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SAVE Newsletters

Frontline Employee Newsletter, May 2022

Featured in this issue:

  • Protect Your Back in Construction Work
  • Match Your Exercise Program with Healthy Changes
  • Will Pooling Finances Aid Relationship Health?
  • Where Fentanyl Is Found
  • Learn to De-escalate Conflict in Relationships
  • May is Mental Health Awareness Month. . . Is My Family Member Mentally Ill?
  • Avoid the Top Three Career Regrets
  • Try This: To-Do List Tip

Previous Issues of
Frontline Employee Newsletter

Featured in this issue:

  • New Calorie Restriction Diet Rage
  • Stay Focused on Your New Path if Downsized
  • Free Cool Apps: Ourgroceries.com
  • Cyberbullying in the Workplace
  • Stress Awareness Month… Psychological Effects of War
  • You’re a Sales Representative (No Matter What You Do)
  • Getting Your Work-Life Groove Back
  • Doing a Great Reset as a Couple

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Featured in this issue:

  • Stopping Rumors in the Workplace
  • Back to Face-to-Face Communication
  • Make Your Clique a Positive Force
  • Stress Management Skill: “Planning”
  • Avoid the Term “High-Functioning Depression”
  • Find a Hidden Networking Group to Boost Your Career
  • Early-Stage Alcoholism Virtually Unnoticeable
  • Early Birds Might Be More Productive

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Featured in this issue:

  • Keep Teen Dating Safe
  • Off-Load Worry for Improved Performance
  • Reduce Customer Service Stress with Accurate Empathy
  • Managing Grief in the Era of COVID-19
  • Learn to Love Exercise
  • Workplace Stress Management: Interpersonal Demands
  • Not Ready for Addiction Treatment?
  • Training Reduces Risk of Injury

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Featured in this issue:

  • Ghosting at Work (Abandoning Communication)
  • Avoid “Procrastination with Awareness”
  • Is Your Team Too “Teamy”
  • Seek Support Early in a Crisis
  • Facing an Anniversary of a Traumatic Event
  • Getting Help for Post-Holiday Financial Stress
  • Maintaining Morale in the Hybrid Workplace
  • When Worry Wakes You Up

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Featured in this issue:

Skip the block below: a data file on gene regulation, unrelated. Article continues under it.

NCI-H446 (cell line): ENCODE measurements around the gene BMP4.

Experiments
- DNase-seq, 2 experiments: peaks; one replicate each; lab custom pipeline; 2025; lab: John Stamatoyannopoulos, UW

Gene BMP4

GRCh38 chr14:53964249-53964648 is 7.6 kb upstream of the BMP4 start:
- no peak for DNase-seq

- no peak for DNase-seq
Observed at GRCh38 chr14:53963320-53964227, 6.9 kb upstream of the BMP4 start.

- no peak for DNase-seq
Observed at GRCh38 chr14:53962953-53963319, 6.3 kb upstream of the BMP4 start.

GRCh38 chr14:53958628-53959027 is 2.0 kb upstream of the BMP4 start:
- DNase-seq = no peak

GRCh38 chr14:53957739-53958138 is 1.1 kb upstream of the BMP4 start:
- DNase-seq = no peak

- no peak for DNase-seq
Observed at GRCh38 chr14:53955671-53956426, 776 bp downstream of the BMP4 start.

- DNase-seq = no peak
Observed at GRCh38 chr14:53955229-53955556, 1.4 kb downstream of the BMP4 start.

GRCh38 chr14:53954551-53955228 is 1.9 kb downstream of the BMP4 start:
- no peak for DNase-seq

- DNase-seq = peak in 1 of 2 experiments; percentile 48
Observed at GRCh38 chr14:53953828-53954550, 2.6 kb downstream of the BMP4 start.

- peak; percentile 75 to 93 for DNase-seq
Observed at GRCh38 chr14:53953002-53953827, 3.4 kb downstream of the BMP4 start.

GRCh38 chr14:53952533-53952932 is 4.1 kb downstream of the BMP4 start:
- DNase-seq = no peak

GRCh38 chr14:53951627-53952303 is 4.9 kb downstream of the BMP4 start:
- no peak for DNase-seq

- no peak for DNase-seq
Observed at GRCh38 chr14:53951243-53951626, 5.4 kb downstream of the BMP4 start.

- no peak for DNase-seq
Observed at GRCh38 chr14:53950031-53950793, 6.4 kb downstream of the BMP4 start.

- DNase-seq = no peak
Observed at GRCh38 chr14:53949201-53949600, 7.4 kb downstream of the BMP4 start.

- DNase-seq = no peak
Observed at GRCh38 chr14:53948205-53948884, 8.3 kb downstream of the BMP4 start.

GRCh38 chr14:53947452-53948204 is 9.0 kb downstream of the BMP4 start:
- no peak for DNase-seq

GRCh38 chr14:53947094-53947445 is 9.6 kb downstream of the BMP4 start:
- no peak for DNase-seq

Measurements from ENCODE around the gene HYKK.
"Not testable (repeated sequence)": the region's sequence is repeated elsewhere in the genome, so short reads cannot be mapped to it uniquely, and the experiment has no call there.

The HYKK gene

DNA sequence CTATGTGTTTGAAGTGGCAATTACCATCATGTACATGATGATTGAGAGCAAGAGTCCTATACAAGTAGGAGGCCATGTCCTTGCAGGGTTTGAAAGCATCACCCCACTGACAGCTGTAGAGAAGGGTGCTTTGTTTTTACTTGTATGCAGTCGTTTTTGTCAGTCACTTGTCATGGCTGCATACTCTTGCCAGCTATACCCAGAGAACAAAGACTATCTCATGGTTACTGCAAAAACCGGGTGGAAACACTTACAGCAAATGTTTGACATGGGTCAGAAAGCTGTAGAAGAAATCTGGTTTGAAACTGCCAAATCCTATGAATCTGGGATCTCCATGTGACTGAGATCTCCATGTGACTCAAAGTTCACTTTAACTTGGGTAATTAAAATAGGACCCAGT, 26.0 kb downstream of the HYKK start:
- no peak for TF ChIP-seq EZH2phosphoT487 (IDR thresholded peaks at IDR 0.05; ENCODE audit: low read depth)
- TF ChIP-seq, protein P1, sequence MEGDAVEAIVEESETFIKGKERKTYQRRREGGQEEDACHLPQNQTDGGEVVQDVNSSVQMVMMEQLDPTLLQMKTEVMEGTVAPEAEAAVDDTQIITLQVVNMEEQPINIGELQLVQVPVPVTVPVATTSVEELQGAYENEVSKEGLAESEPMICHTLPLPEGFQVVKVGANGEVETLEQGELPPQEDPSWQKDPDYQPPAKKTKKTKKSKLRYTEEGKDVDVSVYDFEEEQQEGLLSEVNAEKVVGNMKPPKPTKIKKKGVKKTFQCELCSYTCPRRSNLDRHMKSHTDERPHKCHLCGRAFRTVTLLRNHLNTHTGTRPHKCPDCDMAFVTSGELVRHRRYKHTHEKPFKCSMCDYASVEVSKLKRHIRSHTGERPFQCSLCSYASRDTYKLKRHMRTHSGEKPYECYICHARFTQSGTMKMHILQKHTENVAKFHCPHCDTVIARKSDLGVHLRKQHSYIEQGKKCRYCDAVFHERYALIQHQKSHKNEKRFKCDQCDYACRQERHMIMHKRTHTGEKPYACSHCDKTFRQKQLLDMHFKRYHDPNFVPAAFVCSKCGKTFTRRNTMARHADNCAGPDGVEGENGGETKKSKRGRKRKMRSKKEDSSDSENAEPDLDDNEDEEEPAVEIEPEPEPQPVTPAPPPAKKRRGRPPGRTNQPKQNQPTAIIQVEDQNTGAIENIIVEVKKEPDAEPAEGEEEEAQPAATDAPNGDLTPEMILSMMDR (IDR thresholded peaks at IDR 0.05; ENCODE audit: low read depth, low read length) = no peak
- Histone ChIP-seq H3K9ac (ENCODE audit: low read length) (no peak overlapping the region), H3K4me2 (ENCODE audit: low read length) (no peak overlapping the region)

• Best Tips Success with New Year’s Resolutions
  • Teaching Children to Reach Out for Help
  • Try the Advanced Heart Attack Risk Calculator
  • Foods That Slow Down Alcohol Absorption
  • Managing the Stress of Holiday Expectations
  • Relentlessly Bullied, but No One Knew It
  • Stay Healthy Working from Home
  • Apps that rescue You from Lost Time

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Featured in this issue:

  • How to Be Energized by Stress
  • Human Interaction with Plans Reduces Stress
  • Thinking about Alcoholism Treatment
  • Delta-8 THC (Just Don’t Use It!)
  • Support for Military Families
  • Recapture Your Energy after Work
  • Making Seasonal Family Gatherings More Joyous
  • Helping Someone Seek Help for a Mental Illness

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Frontline Supervisor Newsletter, May 2022

Featured in this issue:

  • I was discussing my employee’s attendance problem when she mentioned that family issues were causing her lateness. She added that she would be contacting SAVE. I look forward to positive changes, but should I have done anything more?
  • Is a “constructive confrontation” with an employee an interview that always includes mention of some potential disciplinary action to help motivate the worker to feel more urgency about making changes in performance?
  • I have been a department head overseeing dozens of other supervisors for many years. I think many don’t see all the benefits that come with managing a more complete relationship with a worker beyond simple concerns about work output. What benefits accrue from more engaged relationships with employees?
  • My department manager just informed me that one of my employees went over my head to complain. It made me look bad, and, frankly, I am upset. How should I intervene? The concern is related to a disagreement we are having about her job description. My boss hasn’t said anything about the end-run.